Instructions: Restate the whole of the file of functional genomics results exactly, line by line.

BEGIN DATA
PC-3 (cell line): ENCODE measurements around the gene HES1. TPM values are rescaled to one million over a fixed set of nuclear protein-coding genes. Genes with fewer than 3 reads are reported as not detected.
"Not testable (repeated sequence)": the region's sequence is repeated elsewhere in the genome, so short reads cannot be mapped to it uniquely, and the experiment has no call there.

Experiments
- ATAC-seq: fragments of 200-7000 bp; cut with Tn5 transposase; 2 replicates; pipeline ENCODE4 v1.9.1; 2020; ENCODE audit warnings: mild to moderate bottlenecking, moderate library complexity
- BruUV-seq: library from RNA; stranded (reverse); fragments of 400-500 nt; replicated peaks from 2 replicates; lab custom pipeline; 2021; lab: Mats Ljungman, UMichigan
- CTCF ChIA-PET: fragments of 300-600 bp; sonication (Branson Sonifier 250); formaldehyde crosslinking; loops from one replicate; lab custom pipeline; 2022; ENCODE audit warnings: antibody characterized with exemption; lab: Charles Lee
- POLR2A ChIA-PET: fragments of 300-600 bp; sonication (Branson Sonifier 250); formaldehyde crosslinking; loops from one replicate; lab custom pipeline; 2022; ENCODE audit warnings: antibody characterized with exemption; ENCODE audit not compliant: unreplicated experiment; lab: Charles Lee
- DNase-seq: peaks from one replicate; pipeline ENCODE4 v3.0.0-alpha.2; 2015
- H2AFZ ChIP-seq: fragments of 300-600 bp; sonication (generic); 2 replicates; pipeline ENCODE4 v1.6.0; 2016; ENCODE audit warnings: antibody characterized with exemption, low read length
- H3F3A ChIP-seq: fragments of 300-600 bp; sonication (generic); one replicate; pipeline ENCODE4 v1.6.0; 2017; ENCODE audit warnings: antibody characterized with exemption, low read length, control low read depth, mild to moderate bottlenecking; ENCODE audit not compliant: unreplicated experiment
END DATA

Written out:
PC-3 (cell line): ENCODE measurements around the gene HES1. TPM values are rescaled to one million over a fixed set of nuclear protein-coding genes. Genes with fewer than 3 reads are reported as not detected.
"Not testable (repeated sequence)": the region's sequence is repeated elsewhere in the genome, so short reads cannot be mapped to it uniquely, and the experiment has no call there.

Experiments
- ATAC-seq: fragments of 200-7000 bp; cut with Tn5 transposase; 2 replicates; pipeline ENCODE4 v1.9.1; 2020; ENCODE audit warnings: mild to moderate bottlenecking, moderate library complexity
- BruUV-seq: library from RNA; stranded (reverse); fragments of 400-500 nt; replicated peaks from 2 replicates; lab custom pipeline; 2021; lab: Mats Ljungman, UMichigan
- CTCF ChIA-PET: fragments of 300-600 bp; sonication (Branson Sonifier 250); formaldehyde crosslinking; loops from one replicate; lab custom pipeline; 2022; ENCODE audit warnings: antibody characterized with exemption; lab: Charles Lee
- POLR2A ChIA-PET: fragments of 300-600 bp; sonication (Branson Sonifier 250); formaldehyde crosslinking; loops from one replicate; lab custom pipeline; 2022; ENCODE audit warnings: antibody characterized with exemption; ENCODE audit not compliant: unreplicated experiment; lab: Charles Lee
- DNase-seq: peaks from one replicate; pipeline ENCODE4 v3.0.0-alpha.2; 2015
- H2AFZ ChIP-seq: fragments of 300-600 bp; sonication (generic); 2 replicates; pipeline ENCODE4 v1.6.0; 2016; ENCODE audit warnings: antibody characterized with exemption, low read length
- H3F3A ChIP-seq: fragments of 300-600 bp; sonication (generic); one replicate; pipeline ENCODE4 v1.6.0; 2017; ENCODE audit warnings: antibody characterized with exemption, low read length, control low read depth, mild to moderate bottlenecking; ENCODE audit not compliant: unreplicated experiment